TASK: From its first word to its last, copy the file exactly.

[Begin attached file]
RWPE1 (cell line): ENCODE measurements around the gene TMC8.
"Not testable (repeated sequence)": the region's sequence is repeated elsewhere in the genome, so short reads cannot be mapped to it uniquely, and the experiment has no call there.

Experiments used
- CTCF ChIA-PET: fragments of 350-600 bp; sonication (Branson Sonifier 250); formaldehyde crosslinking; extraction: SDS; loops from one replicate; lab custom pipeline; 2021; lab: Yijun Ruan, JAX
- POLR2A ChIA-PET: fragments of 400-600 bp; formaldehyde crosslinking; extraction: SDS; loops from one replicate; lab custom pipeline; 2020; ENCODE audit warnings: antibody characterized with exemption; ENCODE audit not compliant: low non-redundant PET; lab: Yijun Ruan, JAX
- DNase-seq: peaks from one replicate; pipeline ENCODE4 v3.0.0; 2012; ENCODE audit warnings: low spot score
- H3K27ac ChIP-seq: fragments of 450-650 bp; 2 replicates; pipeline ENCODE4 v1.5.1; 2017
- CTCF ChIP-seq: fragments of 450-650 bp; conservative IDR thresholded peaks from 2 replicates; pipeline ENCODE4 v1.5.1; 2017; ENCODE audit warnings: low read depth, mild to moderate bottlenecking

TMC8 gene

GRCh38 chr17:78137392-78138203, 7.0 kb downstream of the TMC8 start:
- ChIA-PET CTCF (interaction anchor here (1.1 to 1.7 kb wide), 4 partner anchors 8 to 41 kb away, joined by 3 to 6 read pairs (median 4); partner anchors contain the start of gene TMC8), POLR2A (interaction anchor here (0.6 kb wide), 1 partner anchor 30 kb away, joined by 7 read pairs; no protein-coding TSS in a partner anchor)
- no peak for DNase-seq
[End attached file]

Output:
RWPE1 (cell line): ENCODE measurements around the gene TMC8.
"Not testable (repeated sequence)": the region's sequence is repeated elsewhere in the genome, so short reads cannot be mapped to it uniquely, and the experiment has no call there.

Experiments used
- CTCF ChIA-PET: fragments of 350-600 bp; sonication (Branson Sonifier 250); formaldehyde crosslinking; extraction: SDS; loops from one replicate; lab custom pipeline; 2021; lab: Yijun Ruan, JAX
- POLR2A ChIA-PET: fragments of 400-600 bp; formaldehyde crosslinking; extraction: SDS; loops from one replicate; lab custom pipeline; 2020; ENCODE audit warnings: antibody characterized with exemption; ENCODE audit not compliant: low non-redundant PET; lab: Yijun Ruan, JAX
- DNase-seq: peaks from one replicate; pipeline ENCODE4 v3.0.0; 2012; ENCODE audit warnings: low spot score
- H3K27ac ChIP-seq: fragments of 450-650 bp; 2 replicates; pipeline ENCODE4 v1.5.1; 2017
- CTCF ChIP-seq: fragments of 450-650 bp; conservative IDR thresholded peaks from 2 replicates; pipeline ENCODE4 v1.5.1; 2017; ENCODE audit warnings: low read depth, mild to moderate bottlenecking

TMC8 gene

GRCh38 chr17:78137392-78138203, 7.0 kb downstream of the TMC8 start:
- ChIA-PET CTCF (interaction anchor here (1.1 to 1.7 kb wide), 4 partner anchors 8 to 41 kb away, joined by 3 to 6 read pairs (median 4); partner anchors contain the start of gene TMC8), POLR2A (interaction anchor here (0.6 kb wide), 1 partner anchor 30 kb away, joined by 7 read pairs; no protein-coding TSS in a partner anchor)
- no peak for DNase-seq